Kyrie eleison.

Tenth Anniversary

Tenth Anniversary posted in Eleison Comments on October 1, 2011

The tenth anniversary of 9/11 came and went on September 11, three weeks ago. Apparently in the US media there was such a downpour of sentimentality for the occasion as to make the recent torrential rains on the eastern seaboard look like a light shower. However, before it becomes “anti-semitic” even to raise the question, let us with an American commentator of indisputable intelligence and integrity ask just what was the reality of that event.

The commentator is Dr Paul Craig Roberts who announced several months ago his retirement from writing. He was discouraged by the lack of readers interested in the truth. Fortunately his retirement did not last long. He is a truth-teller, and there are too few of them around. “In America Respect for Truth is Dead” is the title of his Sept. 12 article, published on infowars.com. As he suggests, the loss of truth is the real drama, both of 9/11 and of the ten years succeeding, not only in the USA, but in fact all over the world.

Dr Roberts has himself a scientific background, and as such he says he was wholly persuaded by the scientific evidence presented in a Sept. 8–11 meeting held in Ryerson University, Toronto, Canada, on the 9/11 events. In the four days of hearings, distinguished scientists, scholars, architects and engineers presented the fruit of their research into the 9/11 events (their findings may still be accessible at http://​www.​ustream.​tv/​channel/​thetorontohearings). Dr Roberts writes that their researches “proved that the WTC7 building was a standard controlled demolition and that incendiaries and explosives brought down the Twin Towers. There is no doubt whatsoever about this. Anyone who declares the contrary has no scientific basis on which to stand. Those who believe in the official story believe in a miracle that defies the laws of physics.”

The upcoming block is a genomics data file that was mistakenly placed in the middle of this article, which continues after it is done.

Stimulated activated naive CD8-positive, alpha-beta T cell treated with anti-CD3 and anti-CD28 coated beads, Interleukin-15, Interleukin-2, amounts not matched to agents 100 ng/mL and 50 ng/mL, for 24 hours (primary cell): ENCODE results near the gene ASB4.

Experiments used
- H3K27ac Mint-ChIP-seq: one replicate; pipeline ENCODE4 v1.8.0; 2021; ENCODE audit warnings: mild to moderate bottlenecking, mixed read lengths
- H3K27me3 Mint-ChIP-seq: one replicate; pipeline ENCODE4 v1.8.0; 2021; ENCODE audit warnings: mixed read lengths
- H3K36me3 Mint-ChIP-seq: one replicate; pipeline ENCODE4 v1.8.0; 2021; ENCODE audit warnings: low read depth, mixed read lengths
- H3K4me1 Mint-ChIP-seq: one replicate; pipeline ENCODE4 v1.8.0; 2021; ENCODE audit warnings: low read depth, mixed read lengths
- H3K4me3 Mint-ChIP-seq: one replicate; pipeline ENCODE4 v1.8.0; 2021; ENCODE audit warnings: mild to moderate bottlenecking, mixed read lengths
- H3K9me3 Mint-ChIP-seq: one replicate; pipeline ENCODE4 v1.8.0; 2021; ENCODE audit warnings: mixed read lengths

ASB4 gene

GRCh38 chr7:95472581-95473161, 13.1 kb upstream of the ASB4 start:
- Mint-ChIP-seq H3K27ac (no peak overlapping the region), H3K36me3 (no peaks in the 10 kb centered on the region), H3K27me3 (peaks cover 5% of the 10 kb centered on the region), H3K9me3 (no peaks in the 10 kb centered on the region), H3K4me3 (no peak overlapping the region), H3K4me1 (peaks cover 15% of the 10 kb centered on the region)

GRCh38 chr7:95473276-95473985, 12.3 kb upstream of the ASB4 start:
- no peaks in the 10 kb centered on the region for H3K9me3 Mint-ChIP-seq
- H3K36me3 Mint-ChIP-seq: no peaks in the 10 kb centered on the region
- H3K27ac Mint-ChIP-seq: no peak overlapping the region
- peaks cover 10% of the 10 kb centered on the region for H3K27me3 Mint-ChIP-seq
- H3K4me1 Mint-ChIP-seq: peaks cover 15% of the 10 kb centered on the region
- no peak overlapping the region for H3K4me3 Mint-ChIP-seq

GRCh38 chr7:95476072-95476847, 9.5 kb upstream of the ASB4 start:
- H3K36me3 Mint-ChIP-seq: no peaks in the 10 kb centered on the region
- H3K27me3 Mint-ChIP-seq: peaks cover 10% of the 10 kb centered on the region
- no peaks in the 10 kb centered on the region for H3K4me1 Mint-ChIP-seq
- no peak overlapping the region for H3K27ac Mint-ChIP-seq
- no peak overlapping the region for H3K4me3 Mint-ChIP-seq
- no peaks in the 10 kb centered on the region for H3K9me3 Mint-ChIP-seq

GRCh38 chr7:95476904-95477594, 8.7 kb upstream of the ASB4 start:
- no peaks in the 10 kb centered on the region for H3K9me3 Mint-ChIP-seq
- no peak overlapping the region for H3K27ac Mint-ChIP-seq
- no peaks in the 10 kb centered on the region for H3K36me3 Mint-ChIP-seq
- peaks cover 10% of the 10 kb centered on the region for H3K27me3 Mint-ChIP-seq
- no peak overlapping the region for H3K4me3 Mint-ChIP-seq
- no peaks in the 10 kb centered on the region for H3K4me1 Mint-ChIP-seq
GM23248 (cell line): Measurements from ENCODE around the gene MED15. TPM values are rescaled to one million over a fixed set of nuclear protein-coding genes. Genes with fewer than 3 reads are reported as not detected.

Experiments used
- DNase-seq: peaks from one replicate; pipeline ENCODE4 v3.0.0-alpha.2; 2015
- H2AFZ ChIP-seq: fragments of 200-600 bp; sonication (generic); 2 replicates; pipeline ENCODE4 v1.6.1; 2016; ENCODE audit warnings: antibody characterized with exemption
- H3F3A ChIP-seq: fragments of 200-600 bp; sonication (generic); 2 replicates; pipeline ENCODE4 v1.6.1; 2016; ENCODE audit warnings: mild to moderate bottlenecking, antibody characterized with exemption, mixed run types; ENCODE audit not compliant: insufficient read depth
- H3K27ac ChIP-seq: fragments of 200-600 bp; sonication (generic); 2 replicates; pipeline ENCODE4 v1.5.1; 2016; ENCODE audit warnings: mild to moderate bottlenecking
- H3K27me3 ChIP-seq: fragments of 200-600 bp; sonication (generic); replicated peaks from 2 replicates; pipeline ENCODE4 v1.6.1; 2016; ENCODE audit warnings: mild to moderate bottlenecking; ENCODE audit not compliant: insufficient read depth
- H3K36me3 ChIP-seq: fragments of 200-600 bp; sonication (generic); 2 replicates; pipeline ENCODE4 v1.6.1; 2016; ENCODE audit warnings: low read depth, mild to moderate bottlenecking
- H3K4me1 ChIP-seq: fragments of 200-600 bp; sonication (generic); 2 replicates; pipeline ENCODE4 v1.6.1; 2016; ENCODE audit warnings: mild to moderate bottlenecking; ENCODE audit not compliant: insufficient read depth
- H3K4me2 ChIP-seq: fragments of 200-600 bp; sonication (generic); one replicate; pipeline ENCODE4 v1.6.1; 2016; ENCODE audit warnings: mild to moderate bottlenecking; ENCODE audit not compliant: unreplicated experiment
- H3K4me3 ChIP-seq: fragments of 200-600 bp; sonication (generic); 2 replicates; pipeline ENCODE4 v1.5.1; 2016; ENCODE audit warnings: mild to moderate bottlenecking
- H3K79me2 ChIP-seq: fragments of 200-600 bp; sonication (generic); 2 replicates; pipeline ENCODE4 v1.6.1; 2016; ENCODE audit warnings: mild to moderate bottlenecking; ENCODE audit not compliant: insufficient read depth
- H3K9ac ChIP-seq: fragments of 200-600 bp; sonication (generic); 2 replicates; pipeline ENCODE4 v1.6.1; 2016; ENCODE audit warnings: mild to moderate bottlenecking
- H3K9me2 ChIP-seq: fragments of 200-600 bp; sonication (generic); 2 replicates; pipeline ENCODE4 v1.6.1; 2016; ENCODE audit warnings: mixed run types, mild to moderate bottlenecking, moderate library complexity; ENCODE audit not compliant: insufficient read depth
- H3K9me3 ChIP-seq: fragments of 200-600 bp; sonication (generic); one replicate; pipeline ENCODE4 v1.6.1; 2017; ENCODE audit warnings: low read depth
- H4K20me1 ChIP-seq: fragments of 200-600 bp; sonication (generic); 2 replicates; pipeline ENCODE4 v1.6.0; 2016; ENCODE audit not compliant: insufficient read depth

Dr Roberts quotes a few of the many scientific proofs presented in Canada, for instance the recent discovery of nano-thermite in the dust produced by the fall of the Towers, but he writes that “the revelation of malevolence is so powerful that most readers will find it a challenge to their emotional and mental strength.” Government propaganda and the “Presstitute media” have such a grip on minds that most people seriously believe that only “conspiracy kooks” challenge the government’s story. Facts, science and evidence no longer count for anything (somebody I know has run into that!). Dr Roberts quotes a Chicago and Harvard law professor even proposing that all fact-based doubters of government propaganda should be shut down!

G.K.Chesterton once famously said that when people stop believing in God, they do not believe in nothing, they will believe in anything. Gravest of all amongst the many millions of 9/11 truth-losers are the Catholics who cannot or do not want to see the evidence for 9/11 being an inside job, who cannot or do not want to see the truly religious dimensions of the worldwide triumph of such a mind-bending lie as 9/11 represents. Let such Catholics beware. It may seem a wild exaggeration to say that they risk losing the Faith, but do we not have the terrifying example of Vatican II just behind us in time? Did not in the 1960’s far too many Catholics take such a sympathetic view of the modern world as to think that their Church should be adapted to it? Was not Vatican II the result? What did it do to their Faith?

Kyrie eleison.